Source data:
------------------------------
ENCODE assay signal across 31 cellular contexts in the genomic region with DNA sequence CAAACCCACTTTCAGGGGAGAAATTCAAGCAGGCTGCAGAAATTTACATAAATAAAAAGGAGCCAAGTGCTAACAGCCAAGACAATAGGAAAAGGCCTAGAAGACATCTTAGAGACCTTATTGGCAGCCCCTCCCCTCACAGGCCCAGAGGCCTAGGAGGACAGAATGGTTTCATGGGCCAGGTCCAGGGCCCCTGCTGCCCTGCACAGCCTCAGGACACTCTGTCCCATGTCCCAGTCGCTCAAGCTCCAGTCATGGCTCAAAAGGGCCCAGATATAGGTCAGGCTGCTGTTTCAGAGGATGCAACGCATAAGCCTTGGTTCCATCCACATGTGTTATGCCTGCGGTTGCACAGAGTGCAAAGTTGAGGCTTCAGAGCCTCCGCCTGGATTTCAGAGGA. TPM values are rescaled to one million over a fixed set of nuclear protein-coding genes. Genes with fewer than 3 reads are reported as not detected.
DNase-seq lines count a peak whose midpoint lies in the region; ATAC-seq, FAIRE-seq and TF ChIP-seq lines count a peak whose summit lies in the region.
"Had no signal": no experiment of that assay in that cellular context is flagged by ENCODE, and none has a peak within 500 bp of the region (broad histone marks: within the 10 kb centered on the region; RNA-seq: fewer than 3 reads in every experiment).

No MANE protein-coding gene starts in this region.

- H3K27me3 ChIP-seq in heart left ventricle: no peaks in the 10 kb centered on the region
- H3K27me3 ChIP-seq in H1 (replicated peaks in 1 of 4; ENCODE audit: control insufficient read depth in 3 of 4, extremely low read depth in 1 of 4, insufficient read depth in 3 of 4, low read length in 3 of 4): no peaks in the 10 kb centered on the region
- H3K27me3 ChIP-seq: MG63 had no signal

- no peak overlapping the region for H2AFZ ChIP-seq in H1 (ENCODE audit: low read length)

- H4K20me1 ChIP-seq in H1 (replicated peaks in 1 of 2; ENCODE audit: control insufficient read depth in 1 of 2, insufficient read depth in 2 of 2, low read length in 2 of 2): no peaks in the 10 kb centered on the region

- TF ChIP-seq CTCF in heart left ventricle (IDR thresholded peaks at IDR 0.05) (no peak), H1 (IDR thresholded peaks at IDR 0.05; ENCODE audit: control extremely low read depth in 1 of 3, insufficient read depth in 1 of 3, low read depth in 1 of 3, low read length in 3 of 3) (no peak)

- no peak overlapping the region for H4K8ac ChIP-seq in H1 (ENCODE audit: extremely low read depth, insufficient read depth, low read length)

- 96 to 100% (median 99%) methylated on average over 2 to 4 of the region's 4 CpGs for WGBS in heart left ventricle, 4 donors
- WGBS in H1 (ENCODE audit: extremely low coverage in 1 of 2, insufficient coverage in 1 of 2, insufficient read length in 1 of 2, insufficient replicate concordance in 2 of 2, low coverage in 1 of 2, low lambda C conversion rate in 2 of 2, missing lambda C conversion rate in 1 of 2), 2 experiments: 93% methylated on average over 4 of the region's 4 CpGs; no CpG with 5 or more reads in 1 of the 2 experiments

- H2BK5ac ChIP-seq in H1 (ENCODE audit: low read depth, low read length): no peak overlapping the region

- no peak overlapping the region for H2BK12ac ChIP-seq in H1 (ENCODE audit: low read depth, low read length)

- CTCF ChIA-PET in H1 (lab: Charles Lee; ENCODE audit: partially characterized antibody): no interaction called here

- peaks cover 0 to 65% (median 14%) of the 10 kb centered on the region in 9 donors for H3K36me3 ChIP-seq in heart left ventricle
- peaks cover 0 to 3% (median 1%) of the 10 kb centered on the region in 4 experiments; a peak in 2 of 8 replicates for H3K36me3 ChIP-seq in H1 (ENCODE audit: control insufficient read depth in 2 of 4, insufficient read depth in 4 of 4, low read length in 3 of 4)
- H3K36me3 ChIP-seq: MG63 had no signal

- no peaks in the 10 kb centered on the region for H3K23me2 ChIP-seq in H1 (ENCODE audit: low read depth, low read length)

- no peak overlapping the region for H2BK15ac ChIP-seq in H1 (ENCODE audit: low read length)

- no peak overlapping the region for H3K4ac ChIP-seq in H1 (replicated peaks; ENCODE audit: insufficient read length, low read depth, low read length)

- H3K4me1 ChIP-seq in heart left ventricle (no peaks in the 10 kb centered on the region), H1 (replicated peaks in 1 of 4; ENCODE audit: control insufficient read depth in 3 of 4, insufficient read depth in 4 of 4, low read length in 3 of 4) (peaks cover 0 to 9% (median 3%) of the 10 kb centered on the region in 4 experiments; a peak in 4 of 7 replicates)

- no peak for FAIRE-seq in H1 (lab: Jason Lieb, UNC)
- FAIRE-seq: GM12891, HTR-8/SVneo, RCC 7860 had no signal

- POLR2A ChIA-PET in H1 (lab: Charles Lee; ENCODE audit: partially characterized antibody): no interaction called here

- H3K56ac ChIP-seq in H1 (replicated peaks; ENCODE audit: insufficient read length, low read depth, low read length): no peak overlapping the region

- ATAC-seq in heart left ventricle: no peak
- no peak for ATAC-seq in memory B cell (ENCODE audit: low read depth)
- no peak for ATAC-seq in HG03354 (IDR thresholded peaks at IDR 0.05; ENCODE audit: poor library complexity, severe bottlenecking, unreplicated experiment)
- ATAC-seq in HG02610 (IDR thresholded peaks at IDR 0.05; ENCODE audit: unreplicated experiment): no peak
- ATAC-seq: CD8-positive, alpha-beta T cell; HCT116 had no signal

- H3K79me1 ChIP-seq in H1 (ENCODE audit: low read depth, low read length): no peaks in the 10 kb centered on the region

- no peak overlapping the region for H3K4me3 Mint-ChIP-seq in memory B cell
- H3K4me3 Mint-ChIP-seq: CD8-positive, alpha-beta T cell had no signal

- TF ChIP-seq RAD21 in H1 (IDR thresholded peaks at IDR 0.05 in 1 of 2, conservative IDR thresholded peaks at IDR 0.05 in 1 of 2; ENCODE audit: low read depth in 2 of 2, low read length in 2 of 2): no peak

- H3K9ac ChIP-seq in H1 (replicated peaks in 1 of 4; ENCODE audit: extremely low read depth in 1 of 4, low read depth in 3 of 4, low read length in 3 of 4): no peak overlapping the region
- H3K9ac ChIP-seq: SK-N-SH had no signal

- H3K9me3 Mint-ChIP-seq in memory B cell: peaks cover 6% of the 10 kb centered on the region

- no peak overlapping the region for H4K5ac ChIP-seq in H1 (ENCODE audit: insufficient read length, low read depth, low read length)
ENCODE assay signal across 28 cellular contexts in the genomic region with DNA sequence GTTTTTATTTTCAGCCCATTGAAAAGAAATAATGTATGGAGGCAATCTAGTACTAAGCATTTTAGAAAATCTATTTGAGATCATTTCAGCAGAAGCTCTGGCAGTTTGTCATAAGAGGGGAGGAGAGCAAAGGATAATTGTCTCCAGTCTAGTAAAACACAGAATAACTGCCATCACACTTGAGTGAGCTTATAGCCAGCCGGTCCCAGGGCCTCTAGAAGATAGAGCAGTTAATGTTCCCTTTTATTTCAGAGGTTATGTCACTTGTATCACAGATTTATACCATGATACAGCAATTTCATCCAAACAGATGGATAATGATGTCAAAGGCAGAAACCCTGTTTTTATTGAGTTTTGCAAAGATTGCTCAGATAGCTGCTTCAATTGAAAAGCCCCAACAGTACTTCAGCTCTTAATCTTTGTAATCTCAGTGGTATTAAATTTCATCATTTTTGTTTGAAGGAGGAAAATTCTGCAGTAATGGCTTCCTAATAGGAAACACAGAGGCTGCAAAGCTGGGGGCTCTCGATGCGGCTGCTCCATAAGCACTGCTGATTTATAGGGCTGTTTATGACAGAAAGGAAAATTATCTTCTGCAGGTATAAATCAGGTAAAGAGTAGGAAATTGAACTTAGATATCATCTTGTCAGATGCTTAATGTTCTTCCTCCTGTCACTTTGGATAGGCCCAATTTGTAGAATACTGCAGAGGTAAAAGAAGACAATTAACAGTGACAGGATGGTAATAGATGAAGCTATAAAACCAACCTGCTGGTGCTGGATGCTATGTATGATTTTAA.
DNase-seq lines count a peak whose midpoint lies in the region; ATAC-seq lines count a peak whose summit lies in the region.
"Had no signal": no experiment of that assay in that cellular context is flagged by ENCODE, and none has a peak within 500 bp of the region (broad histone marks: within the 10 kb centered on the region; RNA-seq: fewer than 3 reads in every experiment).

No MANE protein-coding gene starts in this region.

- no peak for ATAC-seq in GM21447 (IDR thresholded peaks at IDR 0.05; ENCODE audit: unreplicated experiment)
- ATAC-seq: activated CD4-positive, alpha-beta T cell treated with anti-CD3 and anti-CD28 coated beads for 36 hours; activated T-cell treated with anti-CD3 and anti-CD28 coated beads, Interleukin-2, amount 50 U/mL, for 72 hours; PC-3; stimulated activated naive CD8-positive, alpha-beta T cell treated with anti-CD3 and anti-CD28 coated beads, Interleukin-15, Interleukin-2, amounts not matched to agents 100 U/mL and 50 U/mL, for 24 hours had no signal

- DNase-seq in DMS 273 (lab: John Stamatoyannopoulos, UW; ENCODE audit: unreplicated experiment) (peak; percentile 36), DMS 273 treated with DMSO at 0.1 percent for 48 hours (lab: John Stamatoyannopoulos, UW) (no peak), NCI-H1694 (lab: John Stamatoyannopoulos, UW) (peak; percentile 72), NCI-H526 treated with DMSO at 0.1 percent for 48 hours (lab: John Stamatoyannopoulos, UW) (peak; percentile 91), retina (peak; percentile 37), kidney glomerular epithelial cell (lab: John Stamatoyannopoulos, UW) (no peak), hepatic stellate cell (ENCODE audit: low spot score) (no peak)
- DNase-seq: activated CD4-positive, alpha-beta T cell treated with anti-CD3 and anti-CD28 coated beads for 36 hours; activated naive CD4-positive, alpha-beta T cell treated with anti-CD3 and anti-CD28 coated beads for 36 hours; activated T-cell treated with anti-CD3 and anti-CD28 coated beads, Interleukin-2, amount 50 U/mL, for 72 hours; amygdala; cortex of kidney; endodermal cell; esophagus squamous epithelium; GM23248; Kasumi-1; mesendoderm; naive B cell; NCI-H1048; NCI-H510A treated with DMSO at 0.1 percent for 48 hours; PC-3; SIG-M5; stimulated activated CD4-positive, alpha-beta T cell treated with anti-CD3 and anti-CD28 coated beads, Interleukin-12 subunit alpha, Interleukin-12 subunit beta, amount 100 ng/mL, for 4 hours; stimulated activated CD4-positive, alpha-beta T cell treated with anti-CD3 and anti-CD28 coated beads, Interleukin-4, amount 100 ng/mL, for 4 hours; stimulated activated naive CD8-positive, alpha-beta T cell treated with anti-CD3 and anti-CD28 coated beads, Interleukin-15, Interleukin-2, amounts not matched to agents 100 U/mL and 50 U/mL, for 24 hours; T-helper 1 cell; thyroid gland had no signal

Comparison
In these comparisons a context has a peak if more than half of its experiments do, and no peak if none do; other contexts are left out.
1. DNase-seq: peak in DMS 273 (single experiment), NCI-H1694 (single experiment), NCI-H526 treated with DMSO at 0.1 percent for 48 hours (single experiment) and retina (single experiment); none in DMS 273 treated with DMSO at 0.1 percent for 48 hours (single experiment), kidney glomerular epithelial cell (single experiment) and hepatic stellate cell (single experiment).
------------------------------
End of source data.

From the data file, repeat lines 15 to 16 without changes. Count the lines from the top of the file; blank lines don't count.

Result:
- no peak overlapping the region for H2BK12ac ChIP-seq in H1 (ENCODE audit: low read depth, low read length)

- CTCF ChIA-PET in H1 (lab: Charles Lee; ENCODE audit: partially characterized antibody): no interaction called here